Fear of failure is normal, and it is a good sign that you have the self-awareness to recognize and face it. Many people don’t even feel the fear, but instead avoid it by procrastinating (say, by watching an endless series of funny pet videos). It is easier to bask in the known than to chance the unknown. However, inaction has its own risks. As the old joke goes: Describe failure in two words. (I can’t.)
If you never take a chance, you will miss the opportunity to experience total public humiliation. (Hey, at least you can only go up from there!) But seriously, heed the words of hockey great Wayne Gretzky, who famously said, “You miss 100% of the shots you don’t take.” Or, adopt the advice of leadership guru John C. Maxwell (2000): “Fail early, fail often, but always fail forward.” It’s not that you need to celebrate failure. Instead, see failure as one of many steps toward success – a bump that can be learned from and overcome.
There are numerous stories of hugely successful entrepreneurs who failed multiple times before they achieved their fame. Domino’s pizza founder Tom Monaghan had a couple of bankruptcies before eventually selling his pizza chain to Bain Capital for more than $1B (Kelly, 2021). Milton Hershey, the founder of the candy company that is now a household name, operated two candy shops that failed before he founded the company that we know today (Ledger, 2021). Surely, neither entrepreneur would recommend failure as a strategy, but they would almost certainly endorse it as a teacher.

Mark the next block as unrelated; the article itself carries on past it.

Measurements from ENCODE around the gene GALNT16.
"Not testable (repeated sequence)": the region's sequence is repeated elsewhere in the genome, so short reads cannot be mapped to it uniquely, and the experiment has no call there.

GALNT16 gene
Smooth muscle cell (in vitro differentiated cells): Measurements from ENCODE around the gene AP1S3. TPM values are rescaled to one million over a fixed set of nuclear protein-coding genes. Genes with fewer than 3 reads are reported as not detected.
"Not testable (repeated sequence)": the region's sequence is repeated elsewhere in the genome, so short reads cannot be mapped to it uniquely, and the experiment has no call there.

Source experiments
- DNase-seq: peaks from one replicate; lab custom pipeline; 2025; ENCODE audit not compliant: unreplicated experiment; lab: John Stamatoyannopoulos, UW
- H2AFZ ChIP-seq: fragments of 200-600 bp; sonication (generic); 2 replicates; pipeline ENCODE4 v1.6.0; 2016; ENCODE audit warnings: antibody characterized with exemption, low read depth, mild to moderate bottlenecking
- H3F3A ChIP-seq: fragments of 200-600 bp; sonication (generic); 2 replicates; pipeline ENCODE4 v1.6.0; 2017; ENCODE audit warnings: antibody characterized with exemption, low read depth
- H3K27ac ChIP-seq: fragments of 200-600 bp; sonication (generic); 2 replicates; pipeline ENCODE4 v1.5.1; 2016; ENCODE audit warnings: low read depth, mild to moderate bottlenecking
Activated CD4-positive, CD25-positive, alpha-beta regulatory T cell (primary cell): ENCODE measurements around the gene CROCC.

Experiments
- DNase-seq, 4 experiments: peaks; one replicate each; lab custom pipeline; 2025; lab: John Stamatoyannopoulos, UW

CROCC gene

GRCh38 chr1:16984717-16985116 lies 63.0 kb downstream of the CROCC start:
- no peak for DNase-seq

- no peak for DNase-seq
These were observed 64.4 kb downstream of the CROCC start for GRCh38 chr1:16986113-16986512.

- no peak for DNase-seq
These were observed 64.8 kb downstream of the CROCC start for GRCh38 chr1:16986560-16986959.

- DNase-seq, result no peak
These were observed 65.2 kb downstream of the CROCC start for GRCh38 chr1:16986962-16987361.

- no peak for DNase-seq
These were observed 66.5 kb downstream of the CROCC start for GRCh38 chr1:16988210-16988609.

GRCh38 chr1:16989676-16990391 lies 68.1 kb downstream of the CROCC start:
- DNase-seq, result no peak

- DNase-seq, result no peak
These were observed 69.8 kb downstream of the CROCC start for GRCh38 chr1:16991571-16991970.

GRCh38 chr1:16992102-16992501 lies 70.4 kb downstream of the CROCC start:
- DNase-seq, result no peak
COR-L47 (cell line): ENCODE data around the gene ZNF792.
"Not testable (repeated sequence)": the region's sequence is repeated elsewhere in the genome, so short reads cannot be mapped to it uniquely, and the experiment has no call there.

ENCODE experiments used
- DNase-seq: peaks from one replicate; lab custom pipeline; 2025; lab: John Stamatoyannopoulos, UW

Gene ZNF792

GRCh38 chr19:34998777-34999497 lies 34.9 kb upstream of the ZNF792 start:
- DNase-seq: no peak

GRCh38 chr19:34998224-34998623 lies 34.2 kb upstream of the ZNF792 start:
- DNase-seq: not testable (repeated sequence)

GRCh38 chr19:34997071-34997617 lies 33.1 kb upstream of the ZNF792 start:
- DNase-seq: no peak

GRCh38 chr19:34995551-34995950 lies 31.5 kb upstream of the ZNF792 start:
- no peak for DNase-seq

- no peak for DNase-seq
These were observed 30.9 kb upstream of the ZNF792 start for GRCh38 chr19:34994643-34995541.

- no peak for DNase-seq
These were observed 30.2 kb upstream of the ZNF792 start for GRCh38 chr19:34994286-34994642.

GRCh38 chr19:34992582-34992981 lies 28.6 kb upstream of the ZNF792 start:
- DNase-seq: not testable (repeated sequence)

The best way to manage your fear of failure is to learn more about business and build a launch plan. Have you envisioned how your business will work two to three years from now? Do you understand how you will find customers? Have you made a financial plan? Find some experts you can trust to walk you through the planning process, so you can dodge the most common mistakes. Planning is an inexpensive dress rehearsal – a chance to imagine yourself on the entrepreneurial stage before taking any big risks. Don’t forget to include trusted friends and family members in the conversation; they know you best.
In the end, only you know the level of risk that you can bear. To gauge your tolerance, use the sleep test. Make a launch plan and choose a launch date (the day when you will spend meaningful cash on the business for the first time). Really convince yourself that you are going to do it. Then, see if you can sleep at night.
Kelly, D. (2021, July 3). The untold truth of Domino’s. Mashed. Retrieved on June 17, 2002 from https://www.mashed.com/94876/untold-truth-dominos/
Ledger, K. (2021, December 30). Quality Logo Products. Retrieved on June 17, 2002 from https://www.qualitylogoproducts.com/blog/8-successful-entrepreneurs-who-experienced-failure/
Maxwell, J. C. (2000). Failing forward: turning mistakes into stepping stones for success. Nashville: Nelson.